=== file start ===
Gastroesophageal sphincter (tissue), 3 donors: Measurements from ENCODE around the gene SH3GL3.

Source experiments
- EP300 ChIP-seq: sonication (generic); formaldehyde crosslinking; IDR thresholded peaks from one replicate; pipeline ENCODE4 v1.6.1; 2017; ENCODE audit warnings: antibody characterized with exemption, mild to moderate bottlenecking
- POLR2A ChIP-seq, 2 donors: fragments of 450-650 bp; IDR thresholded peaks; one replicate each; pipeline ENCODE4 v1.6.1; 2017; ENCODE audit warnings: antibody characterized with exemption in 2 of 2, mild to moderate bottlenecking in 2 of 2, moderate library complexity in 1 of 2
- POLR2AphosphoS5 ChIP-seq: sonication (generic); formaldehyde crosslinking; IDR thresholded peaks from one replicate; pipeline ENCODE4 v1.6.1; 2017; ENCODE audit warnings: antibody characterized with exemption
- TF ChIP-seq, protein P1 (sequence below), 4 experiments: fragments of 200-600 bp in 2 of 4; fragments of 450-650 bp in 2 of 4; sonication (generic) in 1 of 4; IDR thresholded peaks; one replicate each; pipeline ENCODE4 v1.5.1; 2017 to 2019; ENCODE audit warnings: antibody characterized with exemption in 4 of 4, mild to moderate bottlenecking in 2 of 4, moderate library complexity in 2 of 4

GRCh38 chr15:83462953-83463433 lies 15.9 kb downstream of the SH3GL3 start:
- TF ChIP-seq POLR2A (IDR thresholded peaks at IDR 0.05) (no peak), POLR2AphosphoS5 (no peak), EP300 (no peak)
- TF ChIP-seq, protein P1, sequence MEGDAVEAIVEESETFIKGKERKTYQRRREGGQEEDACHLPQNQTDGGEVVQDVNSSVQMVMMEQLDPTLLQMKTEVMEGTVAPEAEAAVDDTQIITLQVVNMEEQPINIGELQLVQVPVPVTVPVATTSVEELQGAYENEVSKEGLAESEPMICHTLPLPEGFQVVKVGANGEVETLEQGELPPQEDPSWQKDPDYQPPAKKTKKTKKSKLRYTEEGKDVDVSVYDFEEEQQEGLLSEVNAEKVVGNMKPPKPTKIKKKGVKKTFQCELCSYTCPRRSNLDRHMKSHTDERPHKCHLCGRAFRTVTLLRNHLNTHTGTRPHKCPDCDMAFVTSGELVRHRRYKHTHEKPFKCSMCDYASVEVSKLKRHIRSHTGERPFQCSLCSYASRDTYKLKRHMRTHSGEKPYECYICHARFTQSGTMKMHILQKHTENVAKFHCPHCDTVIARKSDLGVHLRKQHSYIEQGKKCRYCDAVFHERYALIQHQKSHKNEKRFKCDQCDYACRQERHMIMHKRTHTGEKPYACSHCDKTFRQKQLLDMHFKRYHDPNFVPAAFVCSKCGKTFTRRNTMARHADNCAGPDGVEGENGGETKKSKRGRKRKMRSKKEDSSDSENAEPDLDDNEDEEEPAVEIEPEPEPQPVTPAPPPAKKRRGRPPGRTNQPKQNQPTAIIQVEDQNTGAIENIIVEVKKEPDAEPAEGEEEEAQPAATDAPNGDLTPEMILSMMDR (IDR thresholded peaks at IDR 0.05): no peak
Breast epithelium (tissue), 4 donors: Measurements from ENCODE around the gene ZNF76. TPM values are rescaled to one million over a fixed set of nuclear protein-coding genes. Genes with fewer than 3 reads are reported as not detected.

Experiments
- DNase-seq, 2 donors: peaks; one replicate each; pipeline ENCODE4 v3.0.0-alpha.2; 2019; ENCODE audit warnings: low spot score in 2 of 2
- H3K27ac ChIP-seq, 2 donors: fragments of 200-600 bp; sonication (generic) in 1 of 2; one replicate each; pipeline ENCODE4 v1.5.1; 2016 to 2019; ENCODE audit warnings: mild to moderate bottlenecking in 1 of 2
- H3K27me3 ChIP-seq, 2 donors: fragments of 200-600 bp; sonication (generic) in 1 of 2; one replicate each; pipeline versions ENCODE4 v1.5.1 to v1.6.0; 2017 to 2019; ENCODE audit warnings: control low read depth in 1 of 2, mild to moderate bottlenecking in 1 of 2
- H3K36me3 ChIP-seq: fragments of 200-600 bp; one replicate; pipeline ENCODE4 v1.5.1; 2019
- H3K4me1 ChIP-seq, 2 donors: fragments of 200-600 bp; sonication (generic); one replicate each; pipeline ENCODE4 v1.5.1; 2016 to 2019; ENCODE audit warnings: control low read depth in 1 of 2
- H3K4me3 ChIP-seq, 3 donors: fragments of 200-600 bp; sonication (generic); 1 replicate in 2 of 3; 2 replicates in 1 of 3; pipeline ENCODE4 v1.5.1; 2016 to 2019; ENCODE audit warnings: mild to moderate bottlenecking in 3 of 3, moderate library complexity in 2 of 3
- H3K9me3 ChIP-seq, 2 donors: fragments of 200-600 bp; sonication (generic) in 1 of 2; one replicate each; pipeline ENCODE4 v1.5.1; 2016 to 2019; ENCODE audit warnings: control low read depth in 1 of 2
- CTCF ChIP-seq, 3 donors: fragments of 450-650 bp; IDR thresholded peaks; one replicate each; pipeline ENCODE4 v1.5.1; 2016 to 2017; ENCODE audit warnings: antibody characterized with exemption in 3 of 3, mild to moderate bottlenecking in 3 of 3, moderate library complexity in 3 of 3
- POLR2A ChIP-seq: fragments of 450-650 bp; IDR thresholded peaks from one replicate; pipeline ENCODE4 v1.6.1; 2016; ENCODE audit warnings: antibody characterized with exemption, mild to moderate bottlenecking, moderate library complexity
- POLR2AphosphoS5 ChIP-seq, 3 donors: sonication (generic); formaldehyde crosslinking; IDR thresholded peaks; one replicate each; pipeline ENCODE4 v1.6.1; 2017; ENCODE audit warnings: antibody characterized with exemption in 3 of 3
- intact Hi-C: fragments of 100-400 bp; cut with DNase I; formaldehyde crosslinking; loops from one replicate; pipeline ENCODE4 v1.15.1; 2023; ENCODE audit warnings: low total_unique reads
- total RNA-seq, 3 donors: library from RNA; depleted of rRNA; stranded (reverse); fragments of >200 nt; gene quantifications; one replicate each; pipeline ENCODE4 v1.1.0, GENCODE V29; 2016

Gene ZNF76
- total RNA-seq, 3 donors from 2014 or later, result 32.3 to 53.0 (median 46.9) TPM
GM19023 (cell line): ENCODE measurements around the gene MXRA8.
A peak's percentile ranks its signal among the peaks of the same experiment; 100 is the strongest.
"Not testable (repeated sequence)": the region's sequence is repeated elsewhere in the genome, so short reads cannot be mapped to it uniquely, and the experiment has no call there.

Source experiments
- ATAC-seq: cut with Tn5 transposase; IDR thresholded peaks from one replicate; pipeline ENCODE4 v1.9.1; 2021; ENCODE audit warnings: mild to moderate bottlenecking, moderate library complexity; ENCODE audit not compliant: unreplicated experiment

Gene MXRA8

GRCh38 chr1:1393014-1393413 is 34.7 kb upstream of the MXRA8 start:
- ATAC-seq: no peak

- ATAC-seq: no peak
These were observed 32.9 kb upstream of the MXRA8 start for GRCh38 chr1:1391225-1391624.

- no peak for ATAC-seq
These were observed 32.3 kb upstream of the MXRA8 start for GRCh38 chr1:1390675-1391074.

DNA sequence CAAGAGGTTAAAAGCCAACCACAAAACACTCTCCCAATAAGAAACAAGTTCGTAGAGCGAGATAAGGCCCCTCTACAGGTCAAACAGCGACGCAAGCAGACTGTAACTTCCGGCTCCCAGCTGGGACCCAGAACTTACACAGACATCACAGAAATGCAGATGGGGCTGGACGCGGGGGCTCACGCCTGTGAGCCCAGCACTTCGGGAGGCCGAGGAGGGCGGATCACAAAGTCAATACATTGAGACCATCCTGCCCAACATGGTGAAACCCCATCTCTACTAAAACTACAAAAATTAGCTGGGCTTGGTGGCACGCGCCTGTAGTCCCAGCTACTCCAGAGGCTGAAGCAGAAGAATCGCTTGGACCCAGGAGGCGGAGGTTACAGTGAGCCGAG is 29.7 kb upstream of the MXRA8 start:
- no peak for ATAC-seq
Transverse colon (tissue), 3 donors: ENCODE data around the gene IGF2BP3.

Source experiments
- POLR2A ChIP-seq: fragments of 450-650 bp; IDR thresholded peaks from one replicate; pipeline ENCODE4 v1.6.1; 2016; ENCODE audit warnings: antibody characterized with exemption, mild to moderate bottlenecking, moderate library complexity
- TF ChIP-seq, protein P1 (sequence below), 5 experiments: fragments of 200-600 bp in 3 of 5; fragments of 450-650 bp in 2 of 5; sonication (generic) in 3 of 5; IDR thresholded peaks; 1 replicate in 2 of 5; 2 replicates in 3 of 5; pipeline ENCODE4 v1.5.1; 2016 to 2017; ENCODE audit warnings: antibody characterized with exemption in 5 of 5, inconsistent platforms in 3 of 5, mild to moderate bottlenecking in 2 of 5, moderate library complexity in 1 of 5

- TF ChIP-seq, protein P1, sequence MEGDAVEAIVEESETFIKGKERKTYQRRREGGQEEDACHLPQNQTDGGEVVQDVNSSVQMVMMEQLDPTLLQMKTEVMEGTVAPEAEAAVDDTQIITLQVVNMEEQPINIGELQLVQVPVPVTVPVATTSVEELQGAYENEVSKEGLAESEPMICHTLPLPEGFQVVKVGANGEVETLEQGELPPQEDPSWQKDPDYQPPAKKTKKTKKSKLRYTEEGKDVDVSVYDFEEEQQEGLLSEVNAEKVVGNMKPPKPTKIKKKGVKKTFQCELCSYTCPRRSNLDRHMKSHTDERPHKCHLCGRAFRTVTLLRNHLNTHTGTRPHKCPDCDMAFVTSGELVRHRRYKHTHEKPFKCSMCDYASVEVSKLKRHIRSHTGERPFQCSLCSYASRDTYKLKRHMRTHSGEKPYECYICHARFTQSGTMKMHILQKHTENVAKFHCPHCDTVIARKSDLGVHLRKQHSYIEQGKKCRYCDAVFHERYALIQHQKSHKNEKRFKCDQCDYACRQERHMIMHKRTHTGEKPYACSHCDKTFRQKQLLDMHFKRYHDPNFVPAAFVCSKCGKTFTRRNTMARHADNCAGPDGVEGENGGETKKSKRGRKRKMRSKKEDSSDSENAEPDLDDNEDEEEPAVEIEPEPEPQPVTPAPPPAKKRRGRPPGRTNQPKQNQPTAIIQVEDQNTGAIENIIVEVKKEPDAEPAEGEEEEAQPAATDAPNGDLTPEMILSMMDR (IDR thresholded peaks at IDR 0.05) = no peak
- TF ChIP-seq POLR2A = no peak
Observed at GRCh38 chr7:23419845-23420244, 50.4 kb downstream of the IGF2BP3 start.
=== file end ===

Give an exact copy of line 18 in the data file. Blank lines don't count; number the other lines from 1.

- H3K9me3 ChIP-seq, 2 donors: fragments of 200-600 bp; sonication (generic) in 1 of 2; one replicate each; pipeline ENCODE4 v1.5.1; 2016 to 2019; ENCODE audit warnings: control low read depth in 1 of 2